@lachlanjcIMA @ NYU

CC – Week 4: Drawing – Notebook

It’s hard to overstate just what impact photography has had on every part of society that has gained access to it. At the start, its use for portraits and historical documentation ushered in a new medium with deep, wide-ranging impacts on many other forms of art. It relatively short order, even a concept as simple as war documentation was transformed:

John Singleton Copley

Raising the Flag on Iwo Jima

Meanwhile, as smartphones have given access to what was previously professional-grade photography to the wide masses, we’ve seen effects ranging from the incredible ability to document human rights and police brutality abuses to conveniently recording the memories of a lifetime.

But by many accounts, we aren’t responsible enough stewards of the medium. There are around half a million security cameras in London, recording everyone for no clear benefit, and many more in cities around the world. The Chinese government uses widespread surveillance, much through cameras, to keep a close eye on a billion plus people. Just this week, the NYT reports on the tens of millions of images of child sexual abuse crimes, shared in massive communities of pedophiles. For all the benefits of encryption, encrypting Facebook Messenger will prevent Facebook from knowing about or taking action on images of child sex crimes on Messenger.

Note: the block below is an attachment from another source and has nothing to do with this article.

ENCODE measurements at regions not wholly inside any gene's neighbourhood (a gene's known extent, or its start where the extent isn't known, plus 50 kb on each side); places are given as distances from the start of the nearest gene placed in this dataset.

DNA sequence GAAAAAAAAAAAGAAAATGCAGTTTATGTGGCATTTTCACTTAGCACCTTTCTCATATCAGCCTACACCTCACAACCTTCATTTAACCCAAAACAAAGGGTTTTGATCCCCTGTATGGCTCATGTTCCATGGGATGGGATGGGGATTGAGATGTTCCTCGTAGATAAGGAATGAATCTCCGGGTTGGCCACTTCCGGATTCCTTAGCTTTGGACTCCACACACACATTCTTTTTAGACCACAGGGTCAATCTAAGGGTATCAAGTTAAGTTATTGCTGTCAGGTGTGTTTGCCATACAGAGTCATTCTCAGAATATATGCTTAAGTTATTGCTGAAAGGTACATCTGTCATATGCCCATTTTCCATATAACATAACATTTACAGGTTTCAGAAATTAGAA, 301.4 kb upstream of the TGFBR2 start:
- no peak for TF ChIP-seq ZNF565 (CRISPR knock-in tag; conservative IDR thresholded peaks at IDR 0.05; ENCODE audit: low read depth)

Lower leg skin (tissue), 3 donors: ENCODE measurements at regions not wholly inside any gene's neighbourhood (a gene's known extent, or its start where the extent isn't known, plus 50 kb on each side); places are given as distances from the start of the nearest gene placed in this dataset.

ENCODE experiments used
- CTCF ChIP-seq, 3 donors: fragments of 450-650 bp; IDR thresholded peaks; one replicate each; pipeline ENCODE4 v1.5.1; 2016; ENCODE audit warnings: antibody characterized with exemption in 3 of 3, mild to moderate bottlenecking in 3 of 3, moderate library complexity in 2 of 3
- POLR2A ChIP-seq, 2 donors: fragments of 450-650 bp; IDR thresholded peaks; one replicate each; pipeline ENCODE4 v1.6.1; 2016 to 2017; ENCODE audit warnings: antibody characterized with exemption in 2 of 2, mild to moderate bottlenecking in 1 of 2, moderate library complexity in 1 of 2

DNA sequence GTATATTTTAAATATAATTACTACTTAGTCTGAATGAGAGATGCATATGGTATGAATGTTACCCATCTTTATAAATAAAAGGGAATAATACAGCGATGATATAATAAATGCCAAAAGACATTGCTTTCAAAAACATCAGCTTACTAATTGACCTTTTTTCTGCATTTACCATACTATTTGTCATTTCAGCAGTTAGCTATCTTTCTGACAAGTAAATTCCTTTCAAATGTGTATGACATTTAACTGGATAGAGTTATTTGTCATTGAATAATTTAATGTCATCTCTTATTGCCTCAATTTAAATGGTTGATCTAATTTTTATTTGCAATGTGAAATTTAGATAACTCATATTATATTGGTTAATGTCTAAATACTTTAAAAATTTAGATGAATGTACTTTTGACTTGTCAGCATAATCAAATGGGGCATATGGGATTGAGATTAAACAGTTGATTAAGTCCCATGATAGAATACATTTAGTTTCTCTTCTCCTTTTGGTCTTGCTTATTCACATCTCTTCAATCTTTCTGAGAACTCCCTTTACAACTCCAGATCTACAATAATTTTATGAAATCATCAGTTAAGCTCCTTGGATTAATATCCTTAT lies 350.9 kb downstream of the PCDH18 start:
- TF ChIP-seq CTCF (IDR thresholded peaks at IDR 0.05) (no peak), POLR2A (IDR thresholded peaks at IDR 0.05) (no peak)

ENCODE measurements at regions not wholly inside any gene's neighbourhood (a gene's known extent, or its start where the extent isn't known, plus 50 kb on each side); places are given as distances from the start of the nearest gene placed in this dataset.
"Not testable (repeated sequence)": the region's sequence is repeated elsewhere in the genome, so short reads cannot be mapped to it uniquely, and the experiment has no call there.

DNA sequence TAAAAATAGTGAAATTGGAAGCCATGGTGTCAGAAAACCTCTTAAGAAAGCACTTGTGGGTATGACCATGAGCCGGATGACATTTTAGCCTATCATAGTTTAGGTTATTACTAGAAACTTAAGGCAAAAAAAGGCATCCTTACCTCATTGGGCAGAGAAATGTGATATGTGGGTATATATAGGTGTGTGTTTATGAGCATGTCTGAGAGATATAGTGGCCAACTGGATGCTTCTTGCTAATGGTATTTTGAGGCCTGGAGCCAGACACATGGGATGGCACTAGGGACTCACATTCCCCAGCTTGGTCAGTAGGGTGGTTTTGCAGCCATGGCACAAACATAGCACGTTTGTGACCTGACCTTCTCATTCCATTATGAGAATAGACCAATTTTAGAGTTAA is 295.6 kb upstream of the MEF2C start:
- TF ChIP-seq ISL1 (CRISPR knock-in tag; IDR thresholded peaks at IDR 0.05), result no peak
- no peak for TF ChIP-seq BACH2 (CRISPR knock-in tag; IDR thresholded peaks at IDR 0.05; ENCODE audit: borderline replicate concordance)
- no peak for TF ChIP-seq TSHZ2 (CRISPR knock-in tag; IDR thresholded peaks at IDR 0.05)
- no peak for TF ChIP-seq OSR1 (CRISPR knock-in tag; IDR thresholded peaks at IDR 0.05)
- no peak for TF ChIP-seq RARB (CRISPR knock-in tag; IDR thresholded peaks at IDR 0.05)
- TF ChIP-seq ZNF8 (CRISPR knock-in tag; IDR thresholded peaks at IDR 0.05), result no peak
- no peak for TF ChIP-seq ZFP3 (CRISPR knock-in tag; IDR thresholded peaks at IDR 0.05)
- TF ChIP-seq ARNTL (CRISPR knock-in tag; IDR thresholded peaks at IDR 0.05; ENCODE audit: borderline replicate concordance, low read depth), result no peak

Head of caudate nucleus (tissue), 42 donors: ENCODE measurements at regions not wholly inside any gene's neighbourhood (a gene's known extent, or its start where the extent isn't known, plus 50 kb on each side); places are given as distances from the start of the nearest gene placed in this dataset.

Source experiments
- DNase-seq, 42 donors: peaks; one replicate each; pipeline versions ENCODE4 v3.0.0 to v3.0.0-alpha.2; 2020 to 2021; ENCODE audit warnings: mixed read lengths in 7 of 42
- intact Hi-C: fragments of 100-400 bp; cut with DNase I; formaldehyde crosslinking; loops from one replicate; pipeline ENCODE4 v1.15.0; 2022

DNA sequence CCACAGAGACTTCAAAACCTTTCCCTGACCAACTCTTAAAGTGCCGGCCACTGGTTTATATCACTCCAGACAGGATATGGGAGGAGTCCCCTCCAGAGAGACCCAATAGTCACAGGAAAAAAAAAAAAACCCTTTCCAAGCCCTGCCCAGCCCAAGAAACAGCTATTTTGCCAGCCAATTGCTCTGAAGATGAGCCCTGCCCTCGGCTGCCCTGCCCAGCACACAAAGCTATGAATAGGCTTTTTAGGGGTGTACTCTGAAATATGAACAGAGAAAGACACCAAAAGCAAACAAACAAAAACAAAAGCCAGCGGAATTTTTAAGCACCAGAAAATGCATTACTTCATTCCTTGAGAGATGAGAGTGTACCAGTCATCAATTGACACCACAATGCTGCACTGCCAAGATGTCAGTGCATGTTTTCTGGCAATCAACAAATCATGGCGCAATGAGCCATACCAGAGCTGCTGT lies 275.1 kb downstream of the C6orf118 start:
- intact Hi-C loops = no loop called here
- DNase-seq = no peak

While the ability of the masses to capture and record with great fidelity is unprecedented, magical, and rightly-celebrated, it is one we must take responsibility for. The capture often crosses invisible, but important, lines of consent. If anything, photography underscores the critical importance of understanding and thoughtfully utilizing all powerful technologies and new forms of media. No technology is all-good or all-bad, and photography is one more example of that.

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